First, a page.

Origins Available: English
The origins of the Pallay surname are uncertain. It may have derive from the Middle English words "pale," and "eye," in which case it was likely a nickname
which evolved into a name. Or it may come from an Old Scandinavian personal name
, "Palle," which was probably originally an ethnic name for someone from Poland.
Early Origins of the Pallay family
The surname Pallay was first found in Yorkshire
where the name was first borne as a personal name
by a powerful Dane mentioned in the Saxon Chronicle as Pallig A.D. 1101. CITATION[CLOSE]
Lowe, Mark Anthony, Patronymica Britannica, A Dictionary of Family Names of the United Kingdom. London: John Russel Smith, 1860. Print.
Early History of the Pallay family
This web page shows only a small excerpt of our Pallay research.Another 225 words (16 lines of text) covering the years 1101, 1379, 1591, 1455 and 1487 are included under the topic Early Pallay History in all our PDF Extended History products and printed products wherever possible.
Pallay Spelling Variations
Until quite recently, the English language has lacked a definite system of spelling rules. Consequently, Anglo-Saxon
surnames are characterized by a multitude of spelling variations
. Changes in Anglo-Saxon
names were influenced by the evolution of the English language, as it incorporated elements of French, Latin, and other languages. Although Medieval scribes and church officials recorded names as they sounded, so it is common to find one person referred to by several different spellings of his surname, even the most literate people varied the spelling of their own names. Variations of the name Pallay include Paley, Pailey, Palley, Pallie, Pailley, Pailie and many more.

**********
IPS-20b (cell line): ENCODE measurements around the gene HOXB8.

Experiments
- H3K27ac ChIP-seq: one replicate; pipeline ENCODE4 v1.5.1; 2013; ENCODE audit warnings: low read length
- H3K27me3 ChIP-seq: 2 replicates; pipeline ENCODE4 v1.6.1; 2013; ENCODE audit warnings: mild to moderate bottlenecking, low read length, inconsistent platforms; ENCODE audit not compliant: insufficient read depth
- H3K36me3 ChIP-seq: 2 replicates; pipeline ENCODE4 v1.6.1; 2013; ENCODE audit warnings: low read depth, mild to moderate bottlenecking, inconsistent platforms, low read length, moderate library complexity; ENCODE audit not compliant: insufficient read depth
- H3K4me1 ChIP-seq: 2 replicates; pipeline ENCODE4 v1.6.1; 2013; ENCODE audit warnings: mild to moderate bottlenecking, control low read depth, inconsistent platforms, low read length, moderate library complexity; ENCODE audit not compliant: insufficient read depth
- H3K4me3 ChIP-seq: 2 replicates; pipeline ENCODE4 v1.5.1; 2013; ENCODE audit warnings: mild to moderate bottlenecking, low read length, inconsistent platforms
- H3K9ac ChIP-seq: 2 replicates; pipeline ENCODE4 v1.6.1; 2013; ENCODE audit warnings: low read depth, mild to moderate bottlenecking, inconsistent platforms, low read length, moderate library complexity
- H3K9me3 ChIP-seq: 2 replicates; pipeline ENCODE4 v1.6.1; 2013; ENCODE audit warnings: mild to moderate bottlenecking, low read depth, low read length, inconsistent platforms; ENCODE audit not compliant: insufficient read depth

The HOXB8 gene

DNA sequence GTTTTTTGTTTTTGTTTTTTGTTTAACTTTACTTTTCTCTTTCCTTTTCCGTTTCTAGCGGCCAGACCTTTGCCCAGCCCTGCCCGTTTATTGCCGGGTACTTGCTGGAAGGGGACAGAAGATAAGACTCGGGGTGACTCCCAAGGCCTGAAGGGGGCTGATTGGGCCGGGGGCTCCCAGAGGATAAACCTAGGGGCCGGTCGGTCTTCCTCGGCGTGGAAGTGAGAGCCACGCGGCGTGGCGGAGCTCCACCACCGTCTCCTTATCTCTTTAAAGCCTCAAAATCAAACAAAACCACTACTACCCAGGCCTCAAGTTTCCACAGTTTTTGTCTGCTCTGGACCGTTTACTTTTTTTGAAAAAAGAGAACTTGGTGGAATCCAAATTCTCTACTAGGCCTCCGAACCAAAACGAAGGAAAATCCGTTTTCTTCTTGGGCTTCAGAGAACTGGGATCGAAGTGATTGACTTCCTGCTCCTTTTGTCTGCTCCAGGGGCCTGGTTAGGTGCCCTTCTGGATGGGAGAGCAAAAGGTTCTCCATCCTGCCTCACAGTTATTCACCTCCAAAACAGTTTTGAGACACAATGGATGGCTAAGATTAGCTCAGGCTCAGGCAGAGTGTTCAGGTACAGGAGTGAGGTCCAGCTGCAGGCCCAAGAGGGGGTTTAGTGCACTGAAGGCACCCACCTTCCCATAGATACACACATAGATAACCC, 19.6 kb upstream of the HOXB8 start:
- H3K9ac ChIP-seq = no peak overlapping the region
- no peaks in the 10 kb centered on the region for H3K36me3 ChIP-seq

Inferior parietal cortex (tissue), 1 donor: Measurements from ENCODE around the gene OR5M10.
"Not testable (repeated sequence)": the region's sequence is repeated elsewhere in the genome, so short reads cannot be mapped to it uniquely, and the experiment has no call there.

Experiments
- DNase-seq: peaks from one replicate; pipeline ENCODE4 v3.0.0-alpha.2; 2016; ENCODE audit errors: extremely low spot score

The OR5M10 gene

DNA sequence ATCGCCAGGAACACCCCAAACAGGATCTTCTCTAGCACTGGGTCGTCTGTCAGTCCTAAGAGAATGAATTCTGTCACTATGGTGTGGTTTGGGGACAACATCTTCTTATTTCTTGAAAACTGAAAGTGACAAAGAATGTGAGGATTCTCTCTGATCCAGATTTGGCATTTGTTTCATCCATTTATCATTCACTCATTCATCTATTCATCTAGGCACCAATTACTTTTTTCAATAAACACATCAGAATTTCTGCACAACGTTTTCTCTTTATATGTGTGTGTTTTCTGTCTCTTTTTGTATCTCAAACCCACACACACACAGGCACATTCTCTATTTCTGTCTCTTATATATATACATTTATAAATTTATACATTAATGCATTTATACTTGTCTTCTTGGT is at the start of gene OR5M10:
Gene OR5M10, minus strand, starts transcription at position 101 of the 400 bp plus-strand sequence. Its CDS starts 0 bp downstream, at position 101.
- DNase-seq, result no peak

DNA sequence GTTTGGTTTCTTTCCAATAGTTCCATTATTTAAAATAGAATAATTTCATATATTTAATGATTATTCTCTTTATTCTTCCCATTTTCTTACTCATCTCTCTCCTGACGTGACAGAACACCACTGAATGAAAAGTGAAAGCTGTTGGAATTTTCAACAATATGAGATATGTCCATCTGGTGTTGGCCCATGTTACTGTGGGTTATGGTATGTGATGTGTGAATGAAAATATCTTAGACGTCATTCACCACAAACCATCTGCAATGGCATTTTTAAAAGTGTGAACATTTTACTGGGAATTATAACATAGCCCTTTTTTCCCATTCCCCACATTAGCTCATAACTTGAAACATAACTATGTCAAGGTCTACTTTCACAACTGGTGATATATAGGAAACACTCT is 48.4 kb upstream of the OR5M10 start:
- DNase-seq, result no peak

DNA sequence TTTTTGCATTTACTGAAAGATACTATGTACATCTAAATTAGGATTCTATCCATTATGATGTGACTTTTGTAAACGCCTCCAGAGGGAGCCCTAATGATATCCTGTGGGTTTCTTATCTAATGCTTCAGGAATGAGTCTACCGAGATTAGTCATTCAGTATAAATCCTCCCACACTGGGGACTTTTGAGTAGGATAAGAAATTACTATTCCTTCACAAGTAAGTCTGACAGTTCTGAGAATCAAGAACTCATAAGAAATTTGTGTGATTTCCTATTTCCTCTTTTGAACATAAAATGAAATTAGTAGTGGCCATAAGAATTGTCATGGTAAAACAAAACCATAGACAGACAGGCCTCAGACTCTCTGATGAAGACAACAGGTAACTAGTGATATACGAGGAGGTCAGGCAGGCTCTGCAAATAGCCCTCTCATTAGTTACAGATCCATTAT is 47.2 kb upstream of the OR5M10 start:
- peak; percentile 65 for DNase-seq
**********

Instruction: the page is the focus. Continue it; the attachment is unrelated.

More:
Early Notables of the Pallay family (pre 1700)
More information is included under the topic Early Pallay Notables in all our PDF Extended History products
and printed products wherever possible.
Migration of the Pallay family to the New World and Oceana
Searching for a better life, many English families migrated to British colonies. Unfortunately, the majority of them traveled under extremely harsh conditions: overcrowding on the ships caused the majority of the immigrants to arrive diseased, famished, and destitute from the long journey across the ocean. For those families that arrived safely, modest prosperity was attainable, and many went on to make invaluable contributions to the development of the cultures of the new colonies. Research into the origins of individual families in North America revealed records of the immigration of a number of people bearing the name Pallay or a variant listed above: Peter Paley, who came to Virginia in 1670; John Palley, a bonded passenger, who arrived in Virginia in 1726; William Paley, who came to Baltimore in 1811.